Given this I purchased a Pick Pluck Foam sheet and managed to store all of my expensive, new spindles, except for the Navajo Spindle.  Since that is over 3 feet tall, I think I will just have to carry it.  This did bring up another concern.  If I just transport the Pick Pluck Foam (with bottom) in my bag there is every chance that it will bend and distort thereby putting my spindles in peril.  This will not stand!  So I wound up purchasing a case, that comes with its own pick pluck foam (can you tell I really like that name?).  The case is hard sided, much like a toolbox, and will be a perfect solution in addition to possibly being a good way to transport my other three spindles.  If you are wondering what the foam and cases are usually used for, then the answer is those table top figurines that people use for gaming, guns, cameras, and essentially anything you want to transport without getting it broken.  There is one other item I hope to put into my new case, and that is a bowl for spinning.

Now hipstrings sells some really pretty bowls, and $12 is not a bad price for them.  (Don’t worry, since hipstrings has a new blend called Space Unicorn, they’re getting more of my money anyway). However I believe I mentioned in another post that I am very cheap.  Well really I’m a bargain hound.  I hoped to find a bowl for a dollar or two (at least under $5) at my local craft store (it’s a chain not a Local Yarn Store or I would mention a name).  However instead of finding a bowl I found a “Make your own Thread Bowl” kit.  Well, who am I to pass up on that?  No one, that’s who! I love it.  I am not fond of the fact that the glue was dried out and separated, but that is okay.  They advised that you take cotton fabric to reduce some of the sticky-ness of their double stick tape form that you lay on the bowl first.  That didn’t work for me, so the small bowl form is still really sticky on the form (I peeled a bowl off which is how I know that).  For the second attempt I wound up putting down a fine layer of Trilobal Nylon cut apart, it’s really fine and sparkly so I hope it looks good when I peel the bowl off.  Fortunately my mother is a crafter and has always encouraged creativity so we have glue all over the house.  I found some Sparkly Glue and my first bowl is looking really neat.  A thin layer of the watery stuff out of the kit, then a layer of sparkly glue, then a layer of clear gel glue, then a layer of Aileen’s Tacky Glue, over the course of two days.  I didn’t really let the last layer dry enough before I peeled the bowl off.  Some of the threads stuck to the tape and had to be tapped back in place.  The entire construction is a bit flimsy feeling to me, so I am in the process of reinforcing the inside with more glue.  Starting with, surprise, a sparkly glue layer.  My second attempt, the largest bowl mould, has a thick layer of Aileen’s Tacky Glue as its first layer and I hope that this will add a lot more structure to the overall result.  If I can manage these, not only will I put up a picture, but I hope to teach it along with Spindle Construction at the end of my spinning series.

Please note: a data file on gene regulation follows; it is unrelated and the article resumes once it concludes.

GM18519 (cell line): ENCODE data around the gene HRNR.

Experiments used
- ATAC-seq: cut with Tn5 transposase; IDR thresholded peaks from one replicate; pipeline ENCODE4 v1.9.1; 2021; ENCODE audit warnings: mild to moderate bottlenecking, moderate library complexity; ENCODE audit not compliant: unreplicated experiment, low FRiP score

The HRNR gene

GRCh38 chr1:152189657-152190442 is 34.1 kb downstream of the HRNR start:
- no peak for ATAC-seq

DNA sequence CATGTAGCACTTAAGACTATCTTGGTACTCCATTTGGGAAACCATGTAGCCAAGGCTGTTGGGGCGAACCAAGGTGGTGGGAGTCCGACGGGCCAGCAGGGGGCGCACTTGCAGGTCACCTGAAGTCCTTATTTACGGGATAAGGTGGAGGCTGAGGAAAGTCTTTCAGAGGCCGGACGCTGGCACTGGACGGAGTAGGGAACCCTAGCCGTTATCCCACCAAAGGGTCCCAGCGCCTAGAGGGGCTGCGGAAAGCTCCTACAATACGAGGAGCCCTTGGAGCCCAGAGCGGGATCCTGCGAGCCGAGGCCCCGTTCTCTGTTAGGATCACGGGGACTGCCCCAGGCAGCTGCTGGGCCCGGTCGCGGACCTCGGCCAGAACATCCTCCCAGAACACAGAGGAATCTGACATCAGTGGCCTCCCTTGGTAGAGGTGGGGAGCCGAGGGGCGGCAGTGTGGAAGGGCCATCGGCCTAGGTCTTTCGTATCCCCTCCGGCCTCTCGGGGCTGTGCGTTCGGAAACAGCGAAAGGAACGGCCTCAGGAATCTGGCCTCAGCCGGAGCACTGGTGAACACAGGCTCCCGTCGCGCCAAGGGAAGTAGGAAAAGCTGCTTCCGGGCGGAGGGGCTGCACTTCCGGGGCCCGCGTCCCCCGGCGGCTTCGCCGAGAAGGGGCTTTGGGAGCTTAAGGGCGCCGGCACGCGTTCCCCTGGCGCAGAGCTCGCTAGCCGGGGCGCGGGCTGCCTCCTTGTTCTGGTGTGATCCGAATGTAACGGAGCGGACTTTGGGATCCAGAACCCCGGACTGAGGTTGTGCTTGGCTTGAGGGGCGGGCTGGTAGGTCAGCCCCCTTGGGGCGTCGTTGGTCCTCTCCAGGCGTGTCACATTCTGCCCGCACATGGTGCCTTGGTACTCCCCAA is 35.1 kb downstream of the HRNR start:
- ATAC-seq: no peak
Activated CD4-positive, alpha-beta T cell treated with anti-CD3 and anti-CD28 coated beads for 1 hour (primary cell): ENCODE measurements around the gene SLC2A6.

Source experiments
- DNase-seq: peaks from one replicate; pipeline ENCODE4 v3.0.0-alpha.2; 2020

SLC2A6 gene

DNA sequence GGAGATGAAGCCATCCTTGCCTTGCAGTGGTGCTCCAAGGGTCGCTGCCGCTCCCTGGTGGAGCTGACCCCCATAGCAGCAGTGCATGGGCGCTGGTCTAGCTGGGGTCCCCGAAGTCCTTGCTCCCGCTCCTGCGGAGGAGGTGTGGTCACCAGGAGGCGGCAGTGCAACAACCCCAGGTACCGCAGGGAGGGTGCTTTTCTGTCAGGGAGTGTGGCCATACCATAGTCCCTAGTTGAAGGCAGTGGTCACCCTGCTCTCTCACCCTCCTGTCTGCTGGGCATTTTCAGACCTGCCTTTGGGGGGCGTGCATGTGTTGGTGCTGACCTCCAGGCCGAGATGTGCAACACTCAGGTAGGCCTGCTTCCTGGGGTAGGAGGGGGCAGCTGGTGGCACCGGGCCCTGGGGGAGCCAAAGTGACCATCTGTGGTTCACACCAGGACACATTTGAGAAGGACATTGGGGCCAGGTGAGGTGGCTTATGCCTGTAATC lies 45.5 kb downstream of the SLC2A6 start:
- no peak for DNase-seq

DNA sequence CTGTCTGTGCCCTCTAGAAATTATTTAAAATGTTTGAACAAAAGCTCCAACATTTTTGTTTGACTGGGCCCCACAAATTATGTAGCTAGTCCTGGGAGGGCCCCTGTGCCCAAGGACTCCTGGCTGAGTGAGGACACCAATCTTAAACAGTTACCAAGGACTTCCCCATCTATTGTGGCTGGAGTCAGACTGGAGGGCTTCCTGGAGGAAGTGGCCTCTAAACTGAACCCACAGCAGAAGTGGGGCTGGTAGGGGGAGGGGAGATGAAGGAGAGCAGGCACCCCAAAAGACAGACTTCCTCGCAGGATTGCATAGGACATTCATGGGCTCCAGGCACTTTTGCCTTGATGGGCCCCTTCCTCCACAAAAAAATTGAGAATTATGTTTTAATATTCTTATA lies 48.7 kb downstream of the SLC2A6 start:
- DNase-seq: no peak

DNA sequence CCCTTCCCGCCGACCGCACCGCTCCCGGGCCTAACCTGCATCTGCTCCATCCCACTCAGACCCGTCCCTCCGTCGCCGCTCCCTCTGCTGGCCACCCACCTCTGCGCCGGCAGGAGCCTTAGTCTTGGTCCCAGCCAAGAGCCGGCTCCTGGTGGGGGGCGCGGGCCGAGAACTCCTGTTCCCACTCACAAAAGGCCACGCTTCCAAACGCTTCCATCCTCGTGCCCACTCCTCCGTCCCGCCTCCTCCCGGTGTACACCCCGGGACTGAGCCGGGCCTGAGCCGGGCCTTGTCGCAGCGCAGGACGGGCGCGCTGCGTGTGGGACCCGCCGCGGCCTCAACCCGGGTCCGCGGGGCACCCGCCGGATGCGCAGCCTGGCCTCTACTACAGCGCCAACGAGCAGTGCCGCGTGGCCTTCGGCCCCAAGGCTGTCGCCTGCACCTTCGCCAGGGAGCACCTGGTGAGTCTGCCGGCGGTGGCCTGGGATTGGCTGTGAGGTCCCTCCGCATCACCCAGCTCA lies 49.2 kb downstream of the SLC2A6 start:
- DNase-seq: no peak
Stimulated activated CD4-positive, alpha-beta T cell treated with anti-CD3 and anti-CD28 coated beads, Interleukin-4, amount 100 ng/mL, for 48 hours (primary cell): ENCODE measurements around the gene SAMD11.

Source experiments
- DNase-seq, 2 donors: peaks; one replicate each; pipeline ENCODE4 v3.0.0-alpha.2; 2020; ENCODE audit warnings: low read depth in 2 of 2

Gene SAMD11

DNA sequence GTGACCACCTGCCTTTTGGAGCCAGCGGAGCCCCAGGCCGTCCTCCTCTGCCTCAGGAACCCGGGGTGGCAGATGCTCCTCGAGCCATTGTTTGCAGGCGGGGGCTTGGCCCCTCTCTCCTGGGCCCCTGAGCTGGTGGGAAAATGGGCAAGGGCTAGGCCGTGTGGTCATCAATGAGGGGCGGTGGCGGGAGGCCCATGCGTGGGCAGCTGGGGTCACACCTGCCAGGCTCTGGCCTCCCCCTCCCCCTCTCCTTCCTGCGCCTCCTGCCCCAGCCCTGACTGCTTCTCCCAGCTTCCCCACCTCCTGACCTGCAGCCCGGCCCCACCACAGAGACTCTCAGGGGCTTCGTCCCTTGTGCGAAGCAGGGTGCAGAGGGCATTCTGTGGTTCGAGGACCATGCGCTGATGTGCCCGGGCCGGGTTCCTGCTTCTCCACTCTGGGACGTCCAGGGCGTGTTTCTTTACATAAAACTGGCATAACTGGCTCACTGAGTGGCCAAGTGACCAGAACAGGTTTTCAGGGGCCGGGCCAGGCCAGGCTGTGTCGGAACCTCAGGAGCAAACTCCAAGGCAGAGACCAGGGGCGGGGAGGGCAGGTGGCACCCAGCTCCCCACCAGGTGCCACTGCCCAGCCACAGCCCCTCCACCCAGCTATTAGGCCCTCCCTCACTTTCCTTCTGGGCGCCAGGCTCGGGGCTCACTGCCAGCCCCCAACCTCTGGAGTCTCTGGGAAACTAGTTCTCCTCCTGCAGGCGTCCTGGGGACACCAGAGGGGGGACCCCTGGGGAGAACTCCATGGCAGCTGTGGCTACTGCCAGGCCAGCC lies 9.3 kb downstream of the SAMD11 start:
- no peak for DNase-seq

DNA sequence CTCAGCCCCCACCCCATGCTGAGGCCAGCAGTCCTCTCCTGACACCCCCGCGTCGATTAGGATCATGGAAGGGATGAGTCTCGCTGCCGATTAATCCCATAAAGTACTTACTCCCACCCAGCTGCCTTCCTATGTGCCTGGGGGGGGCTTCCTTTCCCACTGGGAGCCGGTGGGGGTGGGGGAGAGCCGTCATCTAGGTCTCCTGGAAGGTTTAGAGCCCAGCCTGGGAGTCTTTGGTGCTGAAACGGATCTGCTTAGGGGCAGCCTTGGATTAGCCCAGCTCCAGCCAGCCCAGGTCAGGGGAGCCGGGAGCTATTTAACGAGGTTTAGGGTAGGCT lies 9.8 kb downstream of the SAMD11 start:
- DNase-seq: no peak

Speaking of teaching, I warned you this would be a long one, I am currently working on learning how to Bullet Journal.  I hope that I can learn enough to teach it as a class for my local library.  My journal really started with this article from Interweave,  as well as a colleague at the Community College I work at.  She has a really neat notebook that is bound with discs.  There are a few different versions from Levenger, a little out of my pocketbook, to Martha Stewart, to Arc from Staples.  I wound up with Arc from staples and I bought the punch that goes with the set.  It seems a little expensive at first but in reality it will save me a lot of time and trouble in the end.  I have spent these past couple of months working on my organization and trying to keep my every day information close at hand.  This was partially inspired since Apple screwed up their calendar and I cannot see what appointments I have at a glance, and partially out of a desire to keep track of how much I do in a day. I have only started the bullet journal part a week ago but I have already found the value in having pages for thoughts, desires, and wish lists.